New Zealand Scholar Mamas: The Influence of Motherhood on Academic Careers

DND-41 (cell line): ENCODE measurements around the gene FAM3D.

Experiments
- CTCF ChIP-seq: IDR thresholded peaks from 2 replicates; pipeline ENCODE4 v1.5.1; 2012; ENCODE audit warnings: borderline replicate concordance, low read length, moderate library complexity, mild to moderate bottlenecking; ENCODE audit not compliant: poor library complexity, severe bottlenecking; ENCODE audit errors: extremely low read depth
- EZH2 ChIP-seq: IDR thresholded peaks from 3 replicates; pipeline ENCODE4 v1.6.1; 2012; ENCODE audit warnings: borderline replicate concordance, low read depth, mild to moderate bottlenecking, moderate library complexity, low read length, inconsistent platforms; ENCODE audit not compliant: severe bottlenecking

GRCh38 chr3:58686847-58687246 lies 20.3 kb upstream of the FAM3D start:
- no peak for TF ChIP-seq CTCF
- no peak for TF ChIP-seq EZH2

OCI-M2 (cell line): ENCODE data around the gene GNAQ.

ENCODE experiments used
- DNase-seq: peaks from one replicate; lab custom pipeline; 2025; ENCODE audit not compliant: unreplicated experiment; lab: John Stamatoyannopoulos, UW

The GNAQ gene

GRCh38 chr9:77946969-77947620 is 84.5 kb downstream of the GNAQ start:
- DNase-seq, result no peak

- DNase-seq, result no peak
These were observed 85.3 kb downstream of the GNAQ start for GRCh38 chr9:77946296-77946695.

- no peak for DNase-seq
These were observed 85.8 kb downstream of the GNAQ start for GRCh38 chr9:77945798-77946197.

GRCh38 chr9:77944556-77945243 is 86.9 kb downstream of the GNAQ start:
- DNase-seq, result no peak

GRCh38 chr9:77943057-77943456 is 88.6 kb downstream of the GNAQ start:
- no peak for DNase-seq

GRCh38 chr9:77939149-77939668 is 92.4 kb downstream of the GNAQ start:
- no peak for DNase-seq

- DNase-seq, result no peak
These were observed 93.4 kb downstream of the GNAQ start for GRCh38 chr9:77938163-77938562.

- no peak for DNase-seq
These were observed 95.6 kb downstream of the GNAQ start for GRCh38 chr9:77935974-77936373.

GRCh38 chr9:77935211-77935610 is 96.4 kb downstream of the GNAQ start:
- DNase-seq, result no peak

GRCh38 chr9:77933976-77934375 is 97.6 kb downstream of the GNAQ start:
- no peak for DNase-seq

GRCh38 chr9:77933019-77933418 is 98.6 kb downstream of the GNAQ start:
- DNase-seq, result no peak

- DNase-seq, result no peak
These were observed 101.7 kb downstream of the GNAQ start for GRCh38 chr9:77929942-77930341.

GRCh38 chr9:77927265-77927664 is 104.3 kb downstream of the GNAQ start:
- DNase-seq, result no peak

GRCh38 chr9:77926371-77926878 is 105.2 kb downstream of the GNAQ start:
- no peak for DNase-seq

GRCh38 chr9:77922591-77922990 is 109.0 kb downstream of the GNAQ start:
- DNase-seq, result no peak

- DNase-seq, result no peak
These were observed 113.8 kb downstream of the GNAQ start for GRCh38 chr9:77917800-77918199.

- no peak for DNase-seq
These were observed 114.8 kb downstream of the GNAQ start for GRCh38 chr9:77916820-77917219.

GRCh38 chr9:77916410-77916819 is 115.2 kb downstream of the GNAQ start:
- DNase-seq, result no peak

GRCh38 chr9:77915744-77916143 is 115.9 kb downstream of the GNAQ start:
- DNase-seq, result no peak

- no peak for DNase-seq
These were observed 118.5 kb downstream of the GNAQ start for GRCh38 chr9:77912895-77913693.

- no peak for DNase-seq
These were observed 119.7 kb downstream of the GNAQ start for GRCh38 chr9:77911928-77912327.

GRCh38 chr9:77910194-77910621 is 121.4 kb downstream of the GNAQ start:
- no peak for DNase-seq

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New Zealand women account for almost 64% of the academic workforce, (Statistics New Zealand, 2014), but are less represented in higher levels of Academia. This underrepresentation has been described and explained by various concepts such as the academic gender gap (Kalev, 2009), the chilly climate (Maranto & Griffin, 2011), and the leaky pipeline (Wolfinger, Mason, & Gouldren, 2009). There is currently a gap in research in New Zealand on the links between being a successful academic, being a mother, and the difficulties which arise from balancing these sometimes competing interests. This research utilised a subjective ontology, an interpretivist epistemology, a qualitative methodology and narrative methods to explore the stories of seven courageous academic women, namely ‘scholar mamas’. The purpose of this study is to explore the experiences of successful women academics around parenthood and to understand the impact on their academic careers over time. Research findings reveal five main themes: ‘manager and peer support’; ‘flexibility’; ‘career progression’; ‘approach to professional obligations and academic focus’; and ‘mummy logistics’. These themes are then grouped into three overarcing themes to shape the discussion: ‘The dominant maternity narrative’, ‘Shifting academic focus”, and ‘Heroes of the stories’ which represent the contributions this study has made to the area of academic careers, especially in the New Zealand context. ‘The dominant maternity narrative’ finding suggested that the participants in the study placed huge emphasis on the early stages of their journey, constructing a narrative that focuses on the positive and negative experiences while being pregnant, on parental leave and in the early stages of returning to work. The ‘Shifting academic focus’ finding suggested that the participants’ approach to both their career progression and how they met their professional obligations had changed since having their first child. Their career was no longer the priority and for some his even meant shifting to do just enough research to get by. The ‘Heroes of the stories’ finding suggested that participants place themselves as the centre of their stories. Beyond themselves, those who had positive experiences also tended to place significant emphasis on the role of their manager or Head of Department (HOD). The participants placed less emphasis on other support networks such as their partners, family and child-care facilities. The limitations of the study revolve around the criteria in which the participants were recruited. The participants were required to be at a particular point in their academic career and experiences and challenges which may have arisen from involving other women in the study may have been lost. The participants also engaged in unconscious ‘smoothing’ and downplayed some of the negative aspects of their experience, most notably in relation to their lack of career progression after having children. This smoothing could have also masked larger issues in regards to productivity and performance.